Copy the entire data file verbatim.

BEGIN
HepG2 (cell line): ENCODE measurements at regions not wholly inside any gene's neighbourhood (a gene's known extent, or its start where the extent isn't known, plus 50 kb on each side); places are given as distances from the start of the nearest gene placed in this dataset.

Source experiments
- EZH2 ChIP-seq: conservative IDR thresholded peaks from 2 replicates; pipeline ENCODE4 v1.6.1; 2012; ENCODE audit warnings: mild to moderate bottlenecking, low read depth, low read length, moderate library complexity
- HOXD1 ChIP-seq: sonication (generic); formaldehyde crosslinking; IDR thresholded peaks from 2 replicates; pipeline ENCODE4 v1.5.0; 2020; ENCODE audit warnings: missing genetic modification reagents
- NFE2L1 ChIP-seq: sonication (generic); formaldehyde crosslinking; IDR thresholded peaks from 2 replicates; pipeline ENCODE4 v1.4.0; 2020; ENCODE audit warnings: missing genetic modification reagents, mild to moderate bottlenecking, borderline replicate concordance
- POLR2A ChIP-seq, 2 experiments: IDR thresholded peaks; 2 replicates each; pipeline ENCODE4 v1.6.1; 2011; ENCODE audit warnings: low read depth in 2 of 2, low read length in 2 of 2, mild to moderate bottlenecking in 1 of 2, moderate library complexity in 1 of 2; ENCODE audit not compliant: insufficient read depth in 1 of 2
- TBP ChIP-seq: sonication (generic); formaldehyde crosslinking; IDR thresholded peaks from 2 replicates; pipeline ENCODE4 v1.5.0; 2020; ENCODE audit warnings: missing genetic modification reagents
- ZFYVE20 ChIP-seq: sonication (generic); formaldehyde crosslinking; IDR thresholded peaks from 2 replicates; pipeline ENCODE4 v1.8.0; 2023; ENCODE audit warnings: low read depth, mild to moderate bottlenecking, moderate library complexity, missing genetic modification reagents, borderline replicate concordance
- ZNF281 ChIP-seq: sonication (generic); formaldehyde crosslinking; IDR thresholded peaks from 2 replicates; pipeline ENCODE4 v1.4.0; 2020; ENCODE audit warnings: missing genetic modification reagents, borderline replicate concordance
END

HepG2 (cell line): ENCODE measurements at regions not wholly inside any gene's neighbourhood (a gene's known extent, or its start where the extent isn't known, plus 50 kb on each side); places are given as distances from the start of the nearest gene placed in this dataset.

Source experiments
- EZH2 ChIP-seq: conservative IDR thresholded peaks from 2 replicates; pipeline ENCODE4 v1.6.1; 2012; ENCODE audit warnings: mild to moderate bottlenecking, low read depth, low read length, moderate library complexity
- HOXD1 ChIP-seq: sonication (generic); formaldehyde crosslinking; IDR thresholded peaks from 2 replicates; pipeline ENCODE4 v1.5.0; 2020; ENCODE audit warnings: missing genetic modification reagents
- NFE2L1 ChIP-seq: sonication (generic); formaldehyde crosslinking; IDR thresholded peaks from 2 replicates; pipeline ENCODE4 v1.4.0; 2020; ENCODE audit warnings: missing genetic modification reagents, mild to moderate bottlenecking, borderline replicate concordance
- POLR2A ChIP-seq, 2 experiments: IDR thresholded peaks; 2 replicates each; pipeline ENCODE4 v1.6.1; 2011; ENCODE audit warnings: low read depth in 2 of 2, low read length in 2 of 2, mild to moderate bottlenecking in 1 of 2, moderate library complexity in 1 of 2; ENCODE audit not compliant: insufficient read depth in 1 of 2
- TBP ChIP-seq: sonication (generic); formaldehyde crosslinking; IDR thresholded peaks from 2 replicates; pipeline ENCODE4 v1.5.0; 2020; ENCODE audit warnings: missing genetic modification reagents
- ZFYVE20 ChIP-seq: sonication (generic); formaldehyde crosslinking; IDR thresholded peaks from 2 replicates; pipeline ENCODE4 v1.8.0; 2023; ENCODE audit warnings: low read depth, mild to moderate bottlenecking, moderate library complexity, missing genetic modification reagents, borderline replicate concordance
- ZNF281 ChIP-seq: sonication (generic); formaldehyde crosslinking; IDR thresholded peaks from 2 replicates; pipeline ENCODE4 v1.4.0; 2020; ENCODE audit warnings: missing genetic modification reagents, borderline replicate concordance